Not so lucky was John Fowler. We joined him back in 2009 (our time) as he traveled through New York State in 1830. He just finished touring The prison in Auburn, NY, and was preparing to move on, heading west through the state. His final report after touring the prison concluded., "a decided majority, upon leaving the prison, have become reformed and useful members of society."

So, better later (much later) than never, we'll join him in 1830 and all move on.

After an early morning visit made to the prison where he observed the inmates gathered for breakfast (but not to to be allowed to interact with each other - prison rules) Fowler returns to the American Hotel, which had only been in business since January first of this year - and his own fast breaking. He dined along with ". . . a pretty large company . . . of which, after the ordinary fashion we all partook at one common table." By ordinary fashion" he obviously meant not prison "fashion".

He goes on to say, "This ceremony over I sallied forth to take a hasty view of he town {village I should say) ere the stage arrived which was to convey me onward."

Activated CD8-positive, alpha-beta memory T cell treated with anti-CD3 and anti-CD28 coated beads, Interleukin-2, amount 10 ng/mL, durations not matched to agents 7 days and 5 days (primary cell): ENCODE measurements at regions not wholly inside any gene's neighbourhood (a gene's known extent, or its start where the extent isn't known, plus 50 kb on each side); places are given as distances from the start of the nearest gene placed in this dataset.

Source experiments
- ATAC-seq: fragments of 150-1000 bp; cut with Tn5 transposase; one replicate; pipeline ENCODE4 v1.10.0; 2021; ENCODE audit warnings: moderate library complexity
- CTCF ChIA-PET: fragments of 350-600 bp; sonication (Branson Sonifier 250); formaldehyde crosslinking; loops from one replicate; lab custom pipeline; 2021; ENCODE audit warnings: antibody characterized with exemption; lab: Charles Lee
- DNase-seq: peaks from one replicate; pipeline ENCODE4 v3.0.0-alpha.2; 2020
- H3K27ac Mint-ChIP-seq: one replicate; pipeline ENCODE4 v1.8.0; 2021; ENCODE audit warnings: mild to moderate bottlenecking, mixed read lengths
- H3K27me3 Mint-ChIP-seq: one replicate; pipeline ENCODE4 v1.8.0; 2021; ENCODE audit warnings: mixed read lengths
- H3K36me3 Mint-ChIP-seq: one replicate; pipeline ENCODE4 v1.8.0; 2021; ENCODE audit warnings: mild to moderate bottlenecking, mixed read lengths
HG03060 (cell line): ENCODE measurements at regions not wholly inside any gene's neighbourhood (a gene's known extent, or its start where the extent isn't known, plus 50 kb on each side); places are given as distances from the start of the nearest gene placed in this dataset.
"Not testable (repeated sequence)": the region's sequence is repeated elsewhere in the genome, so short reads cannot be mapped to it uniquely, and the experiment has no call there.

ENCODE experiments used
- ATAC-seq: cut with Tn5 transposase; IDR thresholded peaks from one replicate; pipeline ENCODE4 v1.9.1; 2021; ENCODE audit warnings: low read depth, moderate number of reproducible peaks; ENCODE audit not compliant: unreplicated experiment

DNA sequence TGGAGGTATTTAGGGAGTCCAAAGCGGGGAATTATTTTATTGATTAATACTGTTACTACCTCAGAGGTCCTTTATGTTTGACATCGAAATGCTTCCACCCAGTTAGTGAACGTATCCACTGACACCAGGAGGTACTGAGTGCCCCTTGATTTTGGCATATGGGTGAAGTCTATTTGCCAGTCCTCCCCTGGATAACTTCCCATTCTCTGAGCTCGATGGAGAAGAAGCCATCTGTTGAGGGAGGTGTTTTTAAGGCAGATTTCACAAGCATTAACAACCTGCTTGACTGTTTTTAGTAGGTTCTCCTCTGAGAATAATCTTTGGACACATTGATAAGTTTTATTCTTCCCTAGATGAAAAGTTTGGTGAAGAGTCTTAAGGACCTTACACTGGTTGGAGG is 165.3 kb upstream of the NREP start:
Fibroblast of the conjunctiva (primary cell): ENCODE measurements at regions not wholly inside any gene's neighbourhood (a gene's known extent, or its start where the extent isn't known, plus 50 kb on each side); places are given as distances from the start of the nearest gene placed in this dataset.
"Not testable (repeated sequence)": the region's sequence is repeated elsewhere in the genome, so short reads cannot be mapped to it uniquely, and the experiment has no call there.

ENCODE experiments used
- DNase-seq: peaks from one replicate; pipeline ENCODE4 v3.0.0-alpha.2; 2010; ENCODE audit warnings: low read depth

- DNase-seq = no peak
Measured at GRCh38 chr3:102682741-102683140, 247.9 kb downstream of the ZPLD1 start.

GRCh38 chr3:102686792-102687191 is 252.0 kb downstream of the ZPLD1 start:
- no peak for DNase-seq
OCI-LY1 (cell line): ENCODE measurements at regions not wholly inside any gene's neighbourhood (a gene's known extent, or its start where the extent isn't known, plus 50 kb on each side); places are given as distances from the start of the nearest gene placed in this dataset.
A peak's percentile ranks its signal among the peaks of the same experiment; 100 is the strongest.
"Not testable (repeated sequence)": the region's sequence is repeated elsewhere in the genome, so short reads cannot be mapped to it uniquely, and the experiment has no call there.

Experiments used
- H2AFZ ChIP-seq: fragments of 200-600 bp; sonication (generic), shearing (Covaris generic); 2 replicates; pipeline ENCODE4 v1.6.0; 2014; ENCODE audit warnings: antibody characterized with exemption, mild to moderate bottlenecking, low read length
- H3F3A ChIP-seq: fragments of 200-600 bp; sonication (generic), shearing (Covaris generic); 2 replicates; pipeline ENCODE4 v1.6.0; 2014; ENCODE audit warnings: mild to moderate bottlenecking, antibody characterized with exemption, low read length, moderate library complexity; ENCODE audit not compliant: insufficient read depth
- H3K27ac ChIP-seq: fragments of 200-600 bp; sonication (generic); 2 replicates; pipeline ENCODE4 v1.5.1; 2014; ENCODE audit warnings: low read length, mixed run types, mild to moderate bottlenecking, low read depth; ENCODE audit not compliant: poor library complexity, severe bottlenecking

The particular comment he makes regards the canal being about seven miles to the south with improvements being planned to make it more accessible to Auburn's citizens.

So, it was off to the north. Two years earlier, when another British traveler, James Stuart, crossed the state, his coach had left Auburn and headed over west to the northern end of Cayuga Lake he reported seeing the wooden bridge crossing the lake's outlet that led to Seneca Falls. The 32 arch span had been completed in 1800 by area pioneer Charles Williamson and others. Instead of using the structure his coach had headed south along the lake's eastern shore.

Even before that, in 1818, another English traveler, John Duncan had written, "The wheels of our chariot rolled along the level platform, with a smoothness to which we had long been strangers; and so luxuriant seemed the contrast, that on getting to the farther end, some of the passengers proposed that we should turn the horses and enjoy it a second time!"